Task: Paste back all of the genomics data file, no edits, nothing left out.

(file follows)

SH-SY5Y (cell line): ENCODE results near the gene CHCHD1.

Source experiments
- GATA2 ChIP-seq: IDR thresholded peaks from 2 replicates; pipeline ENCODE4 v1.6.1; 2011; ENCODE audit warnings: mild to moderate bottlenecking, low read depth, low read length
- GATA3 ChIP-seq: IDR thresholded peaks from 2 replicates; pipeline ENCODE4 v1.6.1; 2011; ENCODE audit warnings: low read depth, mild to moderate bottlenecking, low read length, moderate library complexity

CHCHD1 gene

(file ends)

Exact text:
SH-SY5Y (cell line): ENCODE results near the gene CHCHD1.

Source experiments
- GATA2 ChIP-seq: IDR thresholded peaks from 2 replicates; pipeline ENCODE4 v1.6.1; 2011; ENCODE audit warnings: mild to moderate bottlenecking, low read depth, low read length
- GATA3 ChIP-seq: IDR thresholded peaks from 2 replicates; pipeline ENCODE4 v1.6.1; 2011; ENCODE audit warnings: low read depth, mild to moderate bottlenecking, low read length, moderate library complexity

CHCHD1 gene